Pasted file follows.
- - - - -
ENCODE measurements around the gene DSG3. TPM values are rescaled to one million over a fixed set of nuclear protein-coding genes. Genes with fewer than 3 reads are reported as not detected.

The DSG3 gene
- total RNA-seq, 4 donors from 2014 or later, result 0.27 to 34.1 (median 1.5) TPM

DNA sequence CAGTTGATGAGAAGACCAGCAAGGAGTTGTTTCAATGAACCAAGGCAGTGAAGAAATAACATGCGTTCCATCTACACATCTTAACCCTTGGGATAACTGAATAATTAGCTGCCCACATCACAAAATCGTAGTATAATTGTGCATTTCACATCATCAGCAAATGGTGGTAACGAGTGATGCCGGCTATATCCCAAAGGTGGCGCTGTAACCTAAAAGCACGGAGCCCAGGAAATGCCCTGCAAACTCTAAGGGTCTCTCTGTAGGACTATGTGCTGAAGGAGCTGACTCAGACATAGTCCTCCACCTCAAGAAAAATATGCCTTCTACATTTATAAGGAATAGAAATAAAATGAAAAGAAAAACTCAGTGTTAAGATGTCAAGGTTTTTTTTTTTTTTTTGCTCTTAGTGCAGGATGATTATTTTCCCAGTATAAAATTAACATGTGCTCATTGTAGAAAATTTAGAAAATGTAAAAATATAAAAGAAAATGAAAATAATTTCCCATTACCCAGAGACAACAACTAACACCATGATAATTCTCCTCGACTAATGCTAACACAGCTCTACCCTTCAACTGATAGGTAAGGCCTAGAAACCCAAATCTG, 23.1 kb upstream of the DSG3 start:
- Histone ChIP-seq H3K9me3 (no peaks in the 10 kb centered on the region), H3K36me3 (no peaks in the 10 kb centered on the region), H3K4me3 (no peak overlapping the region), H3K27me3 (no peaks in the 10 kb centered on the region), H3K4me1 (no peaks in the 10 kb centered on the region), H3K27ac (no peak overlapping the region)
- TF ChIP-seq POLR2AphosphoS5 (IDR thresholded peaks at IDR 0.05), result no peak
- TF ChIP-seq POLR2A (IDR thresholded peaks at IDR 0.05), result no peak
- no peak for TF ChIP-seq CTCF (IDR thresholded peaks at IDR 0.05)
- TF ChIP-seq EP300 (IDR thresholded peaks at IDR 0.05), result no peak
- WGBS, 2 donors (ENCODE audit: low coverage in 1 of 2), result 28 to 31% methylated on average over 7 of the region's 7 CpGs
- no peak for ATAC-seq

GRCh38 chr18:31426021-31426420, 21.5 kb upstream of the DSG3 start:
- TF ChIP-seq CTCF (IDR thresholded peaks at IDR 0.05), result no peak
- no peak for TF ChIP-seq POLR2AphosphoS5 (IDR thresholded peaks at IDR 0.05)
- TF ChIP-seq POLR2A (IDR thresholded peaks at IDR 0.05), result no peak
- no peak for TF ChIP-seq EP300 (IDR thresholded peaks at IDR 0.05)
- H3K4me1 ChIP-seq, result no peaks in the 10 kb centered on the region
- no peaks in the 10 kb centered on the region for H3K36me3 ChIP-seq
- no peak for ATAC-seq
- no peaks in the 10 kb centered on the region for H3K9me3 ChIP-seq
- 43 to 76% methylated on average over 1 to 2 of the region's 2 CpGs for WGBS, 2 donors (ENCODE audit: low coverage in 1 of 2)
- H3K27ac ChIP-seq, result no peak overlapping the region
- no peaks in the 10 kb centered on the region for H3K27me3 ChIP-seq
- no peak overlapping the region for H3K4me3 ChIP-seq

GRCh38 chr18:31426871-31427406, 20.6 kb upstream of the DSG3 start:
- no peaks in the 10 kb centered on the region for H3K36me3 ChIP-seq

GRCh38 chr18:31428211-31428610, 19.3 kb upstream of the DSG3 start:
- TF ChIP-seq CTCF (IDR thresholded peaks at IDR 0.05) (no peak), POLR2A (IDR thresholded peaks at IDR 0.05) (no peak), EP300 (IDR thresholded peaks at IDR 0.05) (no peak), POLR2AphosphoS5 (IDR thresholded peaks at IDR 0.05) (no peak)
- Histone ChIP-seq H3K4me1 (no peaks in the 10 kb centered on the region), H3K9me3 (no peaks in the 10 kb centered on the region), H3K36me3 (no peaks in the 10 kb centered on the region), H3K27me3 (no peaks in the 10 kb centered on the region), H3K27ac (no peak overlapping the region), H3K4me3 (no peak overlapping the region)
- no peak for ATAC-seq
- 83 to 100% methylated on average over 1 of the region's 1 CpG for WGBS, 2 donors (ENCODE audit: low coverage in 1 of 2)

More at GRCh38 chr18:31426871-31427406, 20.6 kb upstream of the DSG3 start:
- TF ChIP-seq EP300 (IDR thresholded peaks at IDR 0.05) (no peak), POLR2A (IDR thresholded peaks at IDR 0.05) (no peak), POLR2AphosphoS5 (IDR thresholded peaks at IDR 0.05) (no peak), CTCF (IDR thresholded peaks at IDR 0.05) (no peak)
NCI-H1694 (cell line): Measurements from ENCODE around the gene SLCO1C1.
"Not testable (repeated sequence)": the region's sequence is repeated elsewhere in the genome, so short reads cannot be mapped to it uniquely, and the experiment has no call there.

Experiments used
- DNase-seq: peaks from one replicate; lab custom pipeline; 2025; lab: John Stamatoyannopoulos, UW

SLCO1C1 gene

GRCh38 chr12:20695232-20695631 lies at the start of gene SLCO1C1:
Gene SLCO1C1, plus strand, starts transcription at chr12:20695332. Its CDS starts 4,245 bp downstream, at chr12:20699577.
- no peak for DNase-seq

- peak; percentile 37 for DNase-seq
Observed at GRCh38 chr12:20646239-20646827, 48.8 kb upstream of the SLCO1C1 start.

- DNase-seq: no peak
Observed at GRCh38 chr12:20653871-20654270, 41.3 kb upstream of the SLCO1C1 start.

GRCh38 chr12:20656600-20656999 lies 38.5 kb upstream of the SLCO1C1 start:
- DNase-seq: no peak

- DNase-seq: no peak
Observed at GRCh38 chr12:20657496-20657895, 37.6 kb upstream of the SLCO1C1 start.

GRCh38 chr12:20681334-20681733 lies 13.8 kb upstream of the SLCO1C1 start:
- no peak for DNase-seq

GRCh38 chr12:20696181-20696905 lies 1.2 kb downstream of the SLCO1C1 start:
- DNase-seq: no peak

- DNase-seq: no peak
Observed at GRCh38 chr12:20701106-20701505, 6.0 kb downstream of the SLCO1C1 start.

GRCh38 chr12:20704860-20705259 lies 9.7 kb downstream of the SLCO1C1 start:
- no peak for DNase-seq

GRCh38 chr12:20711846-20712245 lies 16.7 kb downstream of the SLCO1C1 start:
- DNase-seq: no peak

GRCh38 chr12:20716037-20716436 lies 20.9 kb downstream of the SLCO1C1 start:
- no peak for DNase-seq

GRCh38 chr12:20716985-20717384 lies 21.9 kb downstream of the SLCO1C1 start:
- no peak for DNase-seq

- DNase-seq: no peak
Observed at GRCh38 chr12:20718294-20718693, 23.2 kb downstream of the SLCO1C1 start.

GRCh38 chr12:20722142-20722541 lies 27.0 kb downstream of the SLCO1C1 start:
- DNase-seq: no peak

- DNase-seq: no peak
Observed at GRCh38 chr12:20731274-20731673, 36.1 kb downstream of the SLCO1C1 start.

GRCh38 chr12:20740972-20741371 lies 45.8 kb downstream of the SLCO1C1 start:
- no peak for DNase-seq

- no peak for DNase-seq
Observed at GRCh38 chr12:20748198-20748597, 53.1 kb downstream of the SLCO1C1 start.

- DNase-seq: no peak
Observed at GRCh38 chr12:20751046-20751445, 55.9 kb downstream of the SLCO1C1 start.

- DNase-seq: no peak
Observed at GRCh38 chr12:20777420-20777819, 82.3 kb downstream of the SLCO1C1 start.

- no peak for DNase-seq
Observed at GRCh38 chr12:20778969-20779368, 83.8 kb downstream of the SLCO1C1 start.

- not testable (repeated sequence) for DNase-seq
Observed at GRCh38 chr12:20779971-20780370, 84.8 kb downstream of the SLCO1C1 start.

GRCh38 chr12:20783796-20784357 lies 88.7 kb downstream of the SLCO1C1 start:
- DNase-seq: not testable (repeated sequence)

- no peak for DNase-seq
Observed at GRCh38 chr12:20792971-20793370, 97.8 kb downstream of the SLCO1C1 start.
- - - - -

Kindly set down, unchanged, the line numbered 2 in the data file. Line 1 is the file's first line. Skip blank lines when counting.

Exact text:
The DSG3 gene